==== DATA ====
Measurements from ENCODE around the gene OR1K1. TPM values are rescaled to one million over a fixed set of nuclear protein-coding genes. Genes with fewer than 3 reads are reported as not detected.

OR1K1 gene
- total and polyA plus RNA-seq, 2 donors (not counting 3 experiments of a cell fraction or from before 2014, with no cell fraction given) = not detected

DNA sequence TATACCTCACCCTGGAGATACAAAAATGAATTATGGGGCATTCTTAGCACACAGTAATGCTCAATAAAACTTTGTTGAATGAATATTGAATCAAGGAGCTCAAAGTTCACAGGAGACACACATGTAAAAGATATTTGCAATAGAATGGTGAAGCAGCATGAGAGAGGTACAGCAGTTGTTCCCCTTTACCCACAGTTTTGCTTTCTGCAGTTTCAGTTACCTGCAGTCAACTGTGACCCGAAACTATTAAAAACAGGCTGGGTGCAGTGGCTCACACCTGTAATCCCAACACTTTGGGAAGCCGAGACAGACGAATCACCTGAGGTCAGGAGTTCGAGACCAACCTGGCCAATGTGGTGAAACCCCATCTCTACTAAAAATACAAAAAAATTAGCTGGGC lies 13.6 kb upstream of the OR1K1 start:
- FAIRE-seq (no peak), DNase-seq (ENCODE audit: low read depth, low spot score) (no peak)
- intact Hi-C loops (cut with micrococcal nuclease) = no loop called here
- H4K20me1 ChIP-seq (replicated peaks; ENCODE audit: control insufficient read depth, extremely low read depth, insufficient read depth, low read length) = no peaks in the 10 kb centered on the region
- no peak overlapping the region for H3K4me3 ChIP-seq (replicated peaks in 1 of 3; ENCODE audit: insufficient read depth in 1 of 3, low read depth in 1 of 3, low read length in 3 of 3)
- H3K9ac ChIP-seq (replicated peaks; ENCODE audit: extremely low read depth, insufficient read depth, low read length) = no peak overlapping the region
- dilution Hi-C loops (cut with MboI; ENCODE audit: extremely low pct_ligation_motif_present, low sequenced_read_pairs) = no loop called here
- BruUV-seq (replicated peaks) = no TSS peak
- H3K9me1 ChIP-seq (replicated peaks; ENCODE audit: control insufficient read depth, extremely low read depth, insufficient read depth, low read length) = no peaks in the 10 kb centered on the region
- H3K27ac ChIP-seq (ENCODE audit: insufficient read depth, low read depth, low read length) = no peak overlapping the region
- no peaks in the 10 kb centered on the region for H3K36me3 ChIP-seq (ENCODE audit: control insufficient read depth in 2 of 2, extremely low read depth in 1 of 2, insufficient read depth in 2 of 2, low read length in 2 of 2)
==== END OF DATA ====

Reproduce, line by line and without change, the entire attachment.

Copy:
Measurements from ENCODE around the gene OR1K1. TPM values are rescaled to one million over a fixed set of nuclear protein-coding genes. Genes with fewer than 3 reads are reported as not detected.

OR1K1 gene
- total and polyA plus RNA-seq, 2 donors (not counting 3 experiments of a cell fraction or from before 2014, with no cell fraction given) = not detected

DNA sequence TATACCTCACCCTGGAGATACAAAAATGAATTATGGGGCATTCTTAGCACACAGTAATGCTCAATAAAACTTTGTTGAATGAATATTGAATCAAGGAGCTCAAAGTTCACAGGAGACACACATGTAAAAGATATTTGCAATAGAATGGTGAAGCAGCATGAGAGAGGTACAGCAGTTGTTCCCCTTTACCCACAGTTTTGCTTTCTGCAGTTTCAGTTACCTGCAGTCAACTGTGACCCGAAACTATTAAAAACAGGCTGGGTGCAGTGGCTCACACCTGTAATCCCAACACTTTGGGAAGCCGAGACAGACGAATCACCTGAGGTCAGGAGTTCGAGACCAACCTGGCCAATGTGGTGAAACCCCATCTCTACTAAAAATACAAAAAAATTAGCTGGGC lies 13.6 kb upstream of the OR1K1 start:
- FAIRE-seq (no peak), DNase-seq (ENCODE audit: low read depth, low spot score) (no peak)
- intact Hi-C loops (cut with micrococcal nuclease) = no loop called here
- H4K20me1 ChIP-seq (replicated peaks; ENCODE audit: control insufficient read depth, extremely low read depth, insufficient read depth, low read length) = no peaks in the 10 kb centered on the region
- no peak overlapping the region for H3K4me3 ChIP-seq (replicated peaks in 1 of 3; ENCODE audit: insufficient read depth in 1 of 3, low read depth in 1 of 3, low read length in 3 of 3)
- H3K9ac ChIP-seq (replicated peaks; ENCODE audit: extremely low read depth, insufficient read depth, low read length) = no peak overlapping the region
- dilution Hi-C loops (cut with MboI; ENCODE audit: extremely low pct_ligation_motif_present, low sequenced_read_pairs) = no loop called here
- BruUV-seq (replicated peaks) = no TSS peak
- H3K9me1 ChIP-seq (replicated peaks; ENCODE audit: control insufficient read depth, extremely low read depth, insufficient read depth, low read length) = no peaks in the 10 kb centered on the region
- H3K27ac ChIP-seq (ENCODE audit: insufficient read depth, low read depth, low read length) = no peak overlapping the region
- no peaks in the 10 kb centered on the region for H3K36me3 ChIP-seq (ENCODE audit: control insufficient read depth in 2 of 2, extremely low read depth in 1 of 2, insufficient read depth in 2 of 2, low read length in 2 of 2)